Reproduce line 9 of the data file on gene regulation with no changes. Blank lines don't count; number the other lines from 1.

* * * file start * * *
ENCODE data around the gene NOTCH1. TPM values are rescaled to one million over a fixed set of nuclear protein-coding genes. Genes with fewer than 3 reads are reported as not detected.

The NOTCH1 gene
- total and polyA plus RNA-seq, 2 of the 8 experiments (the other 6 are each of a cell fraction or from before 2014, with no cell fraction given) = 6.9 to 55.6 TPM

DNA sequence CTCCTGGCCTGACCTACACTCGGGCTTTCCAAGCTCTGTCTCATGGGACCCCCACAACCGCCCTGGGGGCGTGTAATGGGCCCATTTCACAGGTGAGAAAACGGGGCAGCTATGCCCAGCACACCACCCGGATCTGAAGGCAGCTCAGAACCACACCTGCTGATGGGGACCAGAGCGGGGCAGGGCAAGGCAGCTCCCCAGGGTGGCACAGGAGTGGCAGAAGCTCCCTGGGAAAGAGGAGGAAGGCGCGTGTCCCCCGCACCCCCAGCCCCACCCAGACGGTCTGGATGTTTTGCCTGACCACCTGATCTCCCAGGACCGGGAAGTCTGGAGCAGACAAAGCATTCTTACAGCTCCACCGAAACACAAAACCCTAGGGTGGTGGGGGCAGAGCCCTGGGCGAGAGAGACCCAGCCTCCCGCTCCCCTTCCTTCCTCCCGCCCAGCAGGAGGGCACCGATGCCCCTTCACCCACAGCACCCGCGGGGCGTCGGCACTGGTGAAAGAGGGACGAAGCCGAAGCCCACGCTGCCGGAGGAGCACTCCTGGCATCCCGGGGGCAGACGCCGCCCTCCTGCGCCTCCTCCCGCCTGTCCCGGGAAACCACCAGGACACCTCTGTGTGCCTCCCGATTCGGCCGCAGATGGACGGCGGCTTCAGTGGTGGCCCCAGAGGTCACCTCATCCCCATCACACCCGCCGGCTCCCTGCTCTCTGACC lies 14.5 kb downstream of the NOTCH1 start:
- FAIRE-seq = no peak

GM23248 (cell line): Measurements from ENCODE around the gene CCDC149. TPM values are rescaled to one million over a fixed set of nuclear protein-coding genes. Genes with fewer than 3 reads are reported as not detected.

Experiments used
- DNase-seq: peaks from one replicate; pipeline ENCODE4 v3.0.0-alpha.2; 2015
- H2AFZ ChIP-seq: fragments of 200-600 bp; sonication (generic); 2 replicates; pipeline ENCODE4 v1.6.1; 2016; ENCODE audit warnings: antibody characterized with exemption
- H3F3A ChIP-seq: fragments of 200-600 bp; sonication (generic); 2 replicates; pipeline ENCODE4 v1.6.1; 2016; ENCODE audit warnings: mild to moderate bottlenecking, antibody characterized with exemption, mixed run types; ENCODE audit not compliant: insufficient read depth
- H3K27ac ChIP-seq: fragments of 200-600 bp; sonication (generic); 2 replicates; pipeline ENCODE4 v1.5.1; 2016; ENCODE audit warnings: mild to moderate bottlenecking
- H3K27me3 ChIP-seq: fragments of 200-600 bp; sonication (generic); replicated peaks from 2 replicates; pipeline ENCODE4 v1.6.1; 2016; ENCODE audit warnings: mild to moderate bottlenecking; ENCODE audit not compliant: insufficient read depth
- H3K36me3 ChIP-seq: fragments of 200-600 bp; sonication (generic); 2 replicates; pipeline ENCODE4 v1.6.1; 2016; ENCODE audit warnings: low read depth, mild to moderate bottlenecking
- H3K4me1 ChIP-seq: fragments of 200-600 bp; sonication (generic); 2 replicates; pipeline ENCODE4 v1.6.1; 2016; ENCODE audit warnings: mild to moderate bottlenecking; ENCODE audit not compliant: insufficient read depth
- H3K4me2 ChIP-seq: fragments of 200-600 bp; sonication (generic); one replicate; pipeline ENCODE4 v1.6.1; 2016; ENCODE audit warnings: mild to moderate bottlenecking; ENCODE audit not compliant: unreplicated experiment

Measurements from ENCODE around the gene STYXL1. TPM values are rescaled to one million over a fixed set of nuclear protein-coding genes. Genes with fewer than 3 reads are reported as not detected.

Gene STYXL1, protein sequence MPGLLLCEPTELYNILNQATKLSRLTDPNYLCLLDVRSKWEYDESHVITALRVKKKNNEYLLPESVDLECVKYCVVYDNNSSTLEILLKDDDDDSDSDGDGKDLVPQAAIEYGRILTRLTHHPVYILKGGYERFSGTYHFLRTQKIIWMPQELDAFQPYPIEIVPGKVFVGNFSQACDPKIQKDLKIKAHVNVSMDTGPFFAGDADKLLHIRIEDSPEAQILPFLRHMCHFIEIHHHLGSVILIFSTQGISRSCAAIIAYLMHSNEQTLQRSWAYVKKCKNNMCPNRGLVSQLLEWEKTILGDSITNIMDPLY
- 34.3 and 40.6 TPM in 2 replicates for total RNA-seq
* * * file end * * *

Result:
- H2AFZ ChIP-seq: fragments of 200-600 bp; sonication (generic); 2 replicates; pipeline ENCODE4 v1.6.1; 2016; ENCODE audit warnings: antibody characterized with exemption